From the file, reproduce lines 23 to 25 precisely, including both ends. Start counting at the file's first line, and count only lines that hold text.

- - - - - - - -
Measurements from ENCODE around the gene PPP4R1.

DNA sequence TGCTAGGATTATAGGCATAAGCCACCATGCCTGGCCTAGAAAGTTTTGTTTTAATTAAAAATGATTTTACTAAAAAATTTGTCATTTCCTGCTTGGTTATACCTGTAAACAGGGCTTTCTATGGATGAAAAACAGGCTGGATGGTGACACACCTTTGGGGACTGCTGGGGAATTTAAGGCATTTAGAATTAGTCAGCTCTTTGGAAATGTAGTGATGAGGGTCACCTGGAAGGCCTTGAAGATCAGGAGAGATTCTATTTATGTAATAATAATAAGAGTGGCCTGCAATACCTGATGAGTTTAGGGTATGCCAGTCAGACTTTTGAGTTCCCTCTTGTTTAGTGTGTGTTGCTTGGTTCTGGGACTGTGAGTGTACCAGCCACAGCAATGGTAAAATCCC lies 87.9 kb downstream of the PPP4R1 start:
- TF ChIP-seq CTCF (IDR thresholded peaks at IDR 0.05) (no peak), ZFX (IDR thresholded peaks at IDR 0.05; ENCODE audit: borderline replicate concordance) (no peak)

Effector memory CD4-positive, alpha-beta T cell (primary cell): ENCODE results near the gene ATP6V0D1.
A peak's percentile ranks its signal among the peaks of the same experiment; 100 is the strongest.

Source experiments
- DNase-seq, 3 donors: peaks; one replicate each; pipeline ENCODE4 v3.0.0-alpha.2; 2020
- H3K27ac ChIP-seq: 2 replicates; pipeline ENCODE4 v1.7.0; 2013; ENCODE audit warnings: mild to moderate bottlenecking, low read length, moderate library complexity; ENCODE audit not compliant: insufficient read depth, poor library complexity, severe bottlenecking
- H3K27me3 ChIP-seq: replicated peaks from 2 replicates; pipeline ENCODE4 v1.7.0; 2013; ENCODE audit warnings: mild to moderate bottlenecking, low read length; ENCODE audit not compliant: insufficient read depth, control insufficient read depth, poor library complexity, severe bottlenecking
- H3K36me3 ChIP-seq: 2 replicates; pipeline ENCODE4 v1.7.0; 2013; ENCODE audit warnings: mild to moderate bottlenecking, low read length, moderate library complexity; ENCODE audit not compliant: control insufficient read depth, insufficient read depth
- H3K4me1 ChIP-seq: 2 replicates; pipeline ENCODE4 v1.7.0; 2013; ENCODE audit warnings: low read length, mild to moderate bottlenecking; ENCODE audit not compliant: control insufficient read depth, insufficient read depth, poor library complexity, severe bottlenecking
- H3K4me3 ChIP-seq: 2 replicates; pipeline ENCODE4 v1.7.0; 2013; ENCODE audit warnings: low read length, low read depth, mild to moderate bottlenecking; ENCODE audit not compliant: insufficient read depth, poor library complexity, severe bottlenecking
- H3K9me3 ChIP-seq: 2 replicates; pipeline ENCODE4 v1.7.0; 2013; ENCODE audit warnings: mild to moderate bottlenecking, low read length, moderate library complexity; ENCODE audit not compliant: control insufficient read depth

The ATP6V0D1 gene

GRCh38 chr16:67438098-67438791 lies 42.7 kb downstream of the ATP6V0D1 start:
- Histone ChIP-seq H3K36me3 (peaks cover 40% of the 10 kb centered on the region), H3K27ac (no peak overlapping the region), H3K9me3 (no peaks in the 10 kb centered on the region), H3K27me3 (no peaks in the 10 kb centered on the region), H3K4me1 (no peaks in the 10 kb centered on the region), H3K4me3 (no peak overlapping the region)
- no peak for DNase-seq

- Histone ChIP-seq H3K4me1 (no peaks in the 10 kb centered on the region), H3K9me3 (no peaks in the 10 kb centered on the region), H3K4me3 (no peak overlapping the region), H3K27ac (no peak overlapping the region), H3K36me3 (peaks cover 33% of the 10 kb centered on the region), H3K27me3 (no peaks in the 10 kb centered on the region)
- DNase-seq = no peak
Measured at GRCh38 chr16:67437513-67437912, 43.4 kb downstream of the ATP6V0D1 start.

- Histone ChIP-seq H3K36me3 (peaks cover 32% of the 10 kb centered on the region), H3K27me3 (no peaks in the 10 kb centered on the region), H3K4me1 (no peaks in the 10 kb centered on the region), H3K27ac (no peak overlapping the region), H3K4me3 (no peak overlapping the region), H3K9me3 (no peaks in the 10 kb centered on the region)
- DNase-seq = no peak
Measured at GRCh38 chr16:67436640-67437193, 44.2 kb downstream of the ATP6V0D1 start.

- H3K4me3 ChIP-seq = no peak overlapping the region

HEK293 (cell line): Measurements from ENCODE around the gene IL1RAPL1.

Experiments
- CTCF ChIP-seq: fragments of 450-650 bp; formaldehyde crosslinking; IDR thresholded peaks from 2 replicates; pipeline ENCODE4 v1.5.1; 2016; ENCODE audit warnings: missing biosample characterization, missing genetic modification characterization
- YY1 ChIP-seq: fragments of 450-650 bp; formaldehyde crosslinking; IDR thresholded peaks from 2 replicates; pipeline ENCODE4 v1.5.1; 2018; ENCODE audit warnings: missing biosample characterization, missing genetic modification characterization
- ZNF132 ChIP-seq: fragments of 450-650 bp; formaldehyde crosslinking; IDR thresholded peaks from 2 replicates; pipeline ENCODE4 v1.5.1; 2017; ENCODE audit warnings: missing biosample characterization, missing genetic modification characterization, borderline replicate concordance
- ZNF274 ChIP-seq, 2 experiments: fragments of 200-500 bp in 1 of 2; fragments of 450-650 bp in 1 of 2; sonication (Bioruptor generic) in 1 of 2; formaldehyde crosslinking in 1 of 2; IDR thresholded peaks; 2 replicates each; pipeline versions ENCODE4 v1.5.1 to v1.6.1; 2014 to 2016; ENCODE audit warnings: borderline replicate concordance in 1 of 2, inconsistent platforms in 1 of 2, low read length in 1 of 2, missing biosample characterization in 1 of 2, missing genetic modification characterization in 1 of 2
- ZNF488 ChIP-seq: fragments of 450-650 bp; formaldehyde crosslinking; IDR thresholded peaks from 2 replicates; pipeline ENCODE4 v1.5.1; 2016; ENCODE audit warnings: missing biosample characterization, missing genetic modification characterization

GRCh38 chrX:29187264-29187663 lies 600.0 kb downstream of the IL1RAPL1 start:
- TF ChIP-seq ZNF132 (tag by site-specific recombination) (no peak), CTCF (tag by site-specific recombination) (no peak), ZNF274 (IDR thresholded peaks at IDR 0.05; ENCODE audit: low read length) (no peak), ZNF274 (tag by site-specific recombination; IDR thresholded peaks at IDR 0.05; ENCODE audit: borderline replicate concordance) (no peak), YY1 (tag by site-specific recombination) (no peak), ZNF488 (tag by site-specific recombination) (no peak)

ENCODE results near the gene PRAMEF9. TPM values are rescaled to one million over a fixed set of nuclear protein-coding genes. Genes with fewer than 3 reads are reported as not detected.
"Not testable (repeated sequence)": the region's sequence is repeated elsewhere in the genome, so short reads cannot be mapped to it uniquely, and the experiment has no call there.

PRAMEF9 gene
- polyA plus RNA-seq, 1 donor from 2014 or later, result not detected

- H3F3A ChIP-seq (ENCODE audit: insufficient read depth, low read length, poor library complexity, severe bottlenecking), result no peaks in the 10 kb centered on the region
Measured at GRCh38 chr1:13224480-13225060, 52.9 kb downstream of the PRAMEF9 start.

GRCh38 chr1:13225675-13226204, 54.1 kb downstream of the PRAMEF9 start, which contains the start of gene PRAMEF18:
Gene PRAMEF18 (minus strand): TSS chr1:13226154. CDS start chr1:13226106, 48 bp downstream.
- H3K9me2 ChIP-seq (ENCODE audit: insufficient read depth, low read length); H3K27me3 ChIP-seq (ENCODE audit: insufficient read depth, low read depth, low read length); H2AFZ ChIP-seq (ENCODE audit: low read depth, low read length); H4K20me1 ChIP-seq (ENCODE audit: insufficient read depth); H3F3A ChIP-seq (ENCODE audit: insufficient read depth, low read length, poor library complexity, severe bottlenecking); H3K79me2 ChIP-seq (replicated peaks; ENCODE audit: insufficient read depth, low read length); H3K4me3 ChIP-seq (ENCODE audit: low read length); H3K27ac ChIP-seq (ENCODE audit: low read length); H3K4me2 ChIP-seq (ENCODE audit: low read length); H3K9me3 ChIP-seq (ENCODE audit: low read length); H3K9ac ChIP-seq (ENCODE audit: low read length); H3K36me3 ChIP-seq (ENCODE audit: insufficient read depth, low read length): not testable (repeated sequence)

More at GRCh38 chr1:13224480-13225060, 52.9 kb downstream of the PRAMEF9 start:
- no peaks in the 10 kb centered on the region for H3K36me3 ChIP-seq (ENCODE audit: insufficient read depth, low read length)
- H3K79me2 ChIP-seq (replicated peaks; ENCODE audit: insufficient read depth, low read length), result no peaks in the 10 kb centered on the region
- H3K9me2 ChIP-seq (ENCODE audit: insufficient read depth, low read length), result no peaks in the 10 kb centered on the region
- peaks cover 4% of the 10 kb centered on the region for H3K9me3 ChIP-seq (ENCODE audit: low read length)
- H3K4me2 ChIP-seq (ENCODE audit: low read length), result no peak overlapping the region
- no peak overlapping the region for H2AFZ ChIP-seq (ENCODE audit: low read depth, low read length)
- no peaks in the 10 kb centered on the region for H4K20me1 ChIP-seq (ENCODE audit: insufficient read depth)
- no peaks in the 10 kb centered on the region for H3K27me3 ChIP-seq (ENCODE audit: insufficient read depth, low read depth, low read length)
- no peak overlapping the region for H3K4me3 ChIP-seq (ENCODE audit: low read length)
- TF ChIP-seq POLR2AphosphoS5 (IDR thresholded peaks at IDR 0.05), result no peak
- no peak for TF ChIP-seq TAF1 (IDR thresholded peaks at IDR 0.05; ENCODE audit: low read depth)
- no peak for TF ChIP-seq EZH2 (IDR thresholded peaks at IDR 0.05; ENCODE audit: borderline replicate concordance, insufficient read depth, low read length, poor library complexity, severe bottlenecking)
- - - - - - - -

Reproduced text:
Measured at GRCh38 chr16:67436640-67437193, 44.2 kb downstream of the ATP6V0D1 start.

- H3K4me3 ChIP-seq = no peak overlapping the region

HEK293 (cell line): Measurements from ENCODE around the gene IL1RAPL1.